The Welfare Funds (Scotland) Act 2015 places the Scottish Welfare Fund into law from 1 April 2016. The Act provides certainty to stakeholders that local welfare provision will continue in Scotland following the abolition of the discretionary Social Fund by the Department for Work and Pensions.
The Act places a duty on local authorities to deliver the welfare funds, in line with regulations and guidance that will be issued by Scottish Ministers. Local authorities have been delivering the fund on an interim basis, under a voluntary agreement between the Scottish Government and COSLA, since April 2013.
The Fund provides a safety net for vulnerable people in an emergency when there is an immediate threat to health and safety through the provision of Crisis Grants. It enables people to live independently or continue to live independently, preventing the need for institutional care through the provision of Community Care Grants.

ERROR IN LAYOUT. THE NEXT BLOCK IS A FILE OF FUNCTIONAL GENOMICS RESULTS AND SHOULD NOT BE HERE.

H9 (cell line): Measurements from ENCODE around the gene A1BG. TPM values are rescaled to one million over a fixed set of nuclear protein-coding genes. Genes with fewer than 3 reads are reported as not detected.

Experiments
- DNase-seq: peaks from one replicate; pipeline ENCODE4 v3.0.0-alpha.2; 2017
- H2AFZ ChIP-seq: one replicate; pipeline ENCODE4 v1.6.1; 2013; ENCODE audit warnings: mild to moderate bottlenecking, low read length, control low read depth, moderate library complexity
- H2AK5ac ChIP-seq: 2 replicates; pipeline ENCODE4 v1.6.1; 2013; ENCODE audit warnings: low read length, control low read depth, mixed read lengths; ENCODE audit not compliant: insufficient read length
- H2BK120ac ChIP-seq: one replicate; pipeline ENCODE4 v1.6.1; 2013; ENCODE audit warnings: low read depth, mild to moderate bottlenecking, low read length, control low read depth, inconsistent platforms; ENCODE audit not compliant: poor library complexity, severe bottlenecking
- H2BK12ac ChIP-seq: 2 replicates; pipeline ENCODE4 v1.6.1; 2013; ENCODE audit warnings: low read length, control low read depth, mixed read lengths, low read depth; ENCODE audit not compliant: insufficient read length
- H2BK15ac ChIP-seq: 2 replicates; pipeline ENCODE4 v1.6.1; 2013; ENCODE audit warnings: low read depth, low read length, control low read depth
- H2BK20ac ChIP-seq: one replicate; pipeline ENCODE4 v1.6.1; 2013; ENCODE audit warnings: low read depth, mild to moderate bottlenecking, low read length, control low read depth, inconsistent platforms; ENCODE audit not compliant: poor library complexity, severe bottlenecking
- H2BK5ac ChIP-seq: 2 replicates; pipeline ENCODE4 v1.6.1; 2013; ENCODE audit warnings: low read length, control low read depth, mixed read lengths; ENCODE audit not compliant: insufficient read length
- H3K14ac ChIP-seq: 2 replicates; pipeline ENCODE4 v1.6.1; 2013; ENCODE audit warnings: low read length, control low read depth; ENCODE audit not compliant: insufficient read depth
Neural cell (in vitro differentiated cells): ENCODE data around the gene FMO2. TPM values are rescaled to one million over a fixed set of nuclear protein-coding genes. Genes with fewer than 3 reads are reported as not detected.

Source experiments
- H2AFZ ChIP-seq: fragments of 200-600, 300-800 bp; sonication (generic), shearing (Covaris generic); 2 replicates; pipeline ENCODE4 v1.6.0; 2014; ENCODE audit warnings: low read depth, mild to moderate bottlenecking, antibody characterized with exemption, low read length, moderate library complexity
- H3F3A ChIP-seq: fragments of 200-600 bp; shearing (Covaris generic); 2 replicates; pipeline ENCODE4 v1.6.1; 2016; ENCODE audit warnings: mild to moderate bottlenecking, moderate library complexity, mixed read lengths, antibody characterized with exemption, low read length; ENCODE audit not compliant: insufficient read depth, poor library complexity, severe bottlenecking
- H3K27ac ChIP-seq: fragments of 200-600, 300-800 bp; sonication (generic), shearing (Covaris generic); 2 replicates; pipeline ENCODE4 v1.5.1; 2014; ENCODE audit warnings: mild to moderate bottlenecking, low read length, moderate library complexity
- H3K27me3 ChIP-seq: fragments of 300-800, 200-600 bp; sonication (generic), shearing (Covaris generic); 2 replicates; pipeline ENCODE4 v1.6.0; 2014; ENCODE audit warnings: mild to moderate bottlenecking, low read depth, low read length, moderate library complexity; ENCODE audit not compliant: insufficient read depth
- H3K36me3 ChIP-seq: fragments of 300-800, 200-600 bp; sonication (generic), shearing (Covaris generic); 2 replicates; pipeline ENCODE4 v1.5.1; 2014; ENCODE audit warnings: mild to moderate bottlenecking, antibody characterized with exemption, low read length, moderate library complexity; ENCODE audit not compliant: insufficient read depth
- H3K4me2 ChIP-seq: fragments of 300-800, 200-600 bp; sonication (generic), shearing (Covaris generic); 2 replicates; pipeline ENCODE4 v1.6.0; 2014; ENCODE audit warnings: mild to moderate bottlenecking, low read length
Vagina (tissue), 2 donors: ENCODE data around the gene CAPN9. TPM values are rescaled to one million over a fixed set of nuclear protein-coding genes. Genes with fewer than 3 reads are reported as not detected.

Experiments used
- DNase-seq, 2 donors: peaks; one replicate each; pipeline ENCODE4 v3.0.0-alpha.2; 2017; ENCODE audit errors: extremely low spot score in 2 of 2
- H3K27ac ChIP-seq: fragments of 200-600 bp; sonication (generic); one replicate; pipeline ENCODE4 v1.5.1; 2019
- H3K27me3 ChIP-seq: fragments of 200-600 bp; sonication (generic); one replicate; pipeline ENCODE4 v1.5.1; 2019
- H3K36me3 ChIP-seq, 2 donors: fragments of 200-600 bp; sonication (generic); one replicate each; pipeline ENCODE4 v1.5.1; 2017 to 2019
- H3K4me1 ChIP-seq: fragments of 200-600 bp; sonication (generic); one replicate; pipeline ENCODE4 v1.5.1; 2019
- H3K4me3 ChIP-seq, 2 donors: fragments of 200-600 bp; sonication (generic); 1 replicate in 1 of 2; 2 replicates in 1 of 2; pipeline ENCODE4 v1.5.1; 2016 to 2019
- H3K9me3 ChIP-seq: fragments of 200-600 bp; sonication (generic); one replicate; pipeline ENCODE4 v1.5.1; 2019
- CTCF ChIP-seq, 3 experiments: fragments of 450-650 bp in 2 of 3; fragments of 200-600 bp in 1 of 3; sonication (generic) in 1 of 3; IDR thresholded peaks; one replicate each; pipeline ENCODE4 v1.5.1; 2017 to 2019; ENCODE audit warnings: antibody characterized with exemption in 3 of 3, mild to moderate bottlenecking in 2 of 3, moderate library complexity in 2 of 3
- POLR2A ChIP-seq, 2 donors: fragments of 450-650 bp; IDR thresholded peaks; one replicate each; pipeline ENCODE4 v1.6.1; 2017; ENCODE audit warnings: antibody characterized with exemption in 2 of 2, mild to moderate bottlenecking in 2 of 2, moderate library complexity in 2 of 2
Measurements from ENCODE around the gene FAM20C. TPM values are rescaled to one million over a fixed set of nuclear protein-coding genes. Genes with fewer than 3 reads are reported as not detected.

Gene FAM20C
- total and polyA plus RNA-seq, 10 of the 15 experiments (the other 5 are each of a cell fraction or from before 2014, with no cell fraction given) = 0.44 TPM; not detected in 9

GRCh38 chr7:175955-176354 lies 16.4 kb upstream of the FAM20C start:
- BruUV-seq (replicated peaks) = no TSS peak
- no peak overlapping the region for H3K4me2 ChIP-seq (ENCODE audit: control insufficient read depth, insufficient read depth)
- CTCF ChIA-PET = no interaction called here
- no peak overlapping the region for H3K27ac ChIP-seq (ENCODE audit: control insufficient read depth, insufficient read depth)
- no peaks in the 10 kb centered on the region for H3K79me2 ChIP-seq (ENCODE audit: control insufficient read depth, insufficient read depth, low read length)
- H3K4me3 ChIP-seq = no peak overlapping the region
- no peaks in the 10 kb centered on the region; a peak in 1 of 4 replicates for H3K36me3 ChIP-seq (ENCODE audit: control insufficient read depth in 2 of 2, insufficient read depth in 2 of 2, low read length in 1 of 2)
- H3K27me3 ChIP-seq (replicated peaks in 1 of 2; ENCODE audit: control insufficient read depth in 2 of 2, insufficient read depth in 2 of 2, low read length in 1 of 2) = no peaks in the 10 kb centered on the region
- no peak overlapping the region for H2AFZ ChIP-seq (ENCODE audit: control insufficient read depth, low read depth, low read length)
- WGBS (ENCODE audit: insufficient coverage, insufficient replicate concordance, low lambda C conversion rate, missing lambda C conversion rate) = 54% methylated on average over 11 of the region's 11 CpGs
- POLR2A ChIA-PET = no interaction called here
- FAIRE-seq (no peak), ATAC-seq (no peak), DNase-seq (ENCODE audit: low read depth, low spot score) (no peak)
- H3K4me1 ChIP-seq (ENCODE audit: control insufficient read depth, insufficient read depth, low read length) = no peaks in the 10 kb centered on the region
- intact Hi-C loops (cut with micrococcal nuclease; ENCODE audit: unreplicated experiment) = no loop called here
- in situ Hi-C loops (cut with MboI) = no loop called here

The Bill and accompanying documents have been published on the Scottish Parliament website.
The Welfare Reform Committee published their report on Stage 1 of the Bill on Monday 8 December 2014. The Welfare Funds (Scotland) Bill Stage 1 debate took place on Tuesday 16 December 2014 at the Scottish Parliament. This was followed by The Welfare Funds (Scotland) Bill Stage 2 debate, on Tuesday 27 January 2015. The Stage 3 consideration was completed and the Bill was passed on Tuesday 3 March 2015. The Bill as passed can be found on the Scottish Parliament website. The Welfare Funds (Scotland) Bill received Royal Assent on Wednesday 08 April 2015, becoming the Welfare Funds (Scotland) Act 2015.
The regulations were laid in the Scottish Parliament on 16 December 2015. Scottish Ministers have set out in regulations aspects of the Permanent Arrangements, refined through collaboration with Cosla, local authorities and others, which were then consulted on, alongside draft statutory guidance over Summer 2015.
The following documents have been published by the Scottish Government in support of the Act:
The Act includes powers for the Scottish Public Services Ombudsman to independently review SWF decisions. The ombudsman has published a briefing paper, outlining how he sees the review process working on the SPSO website.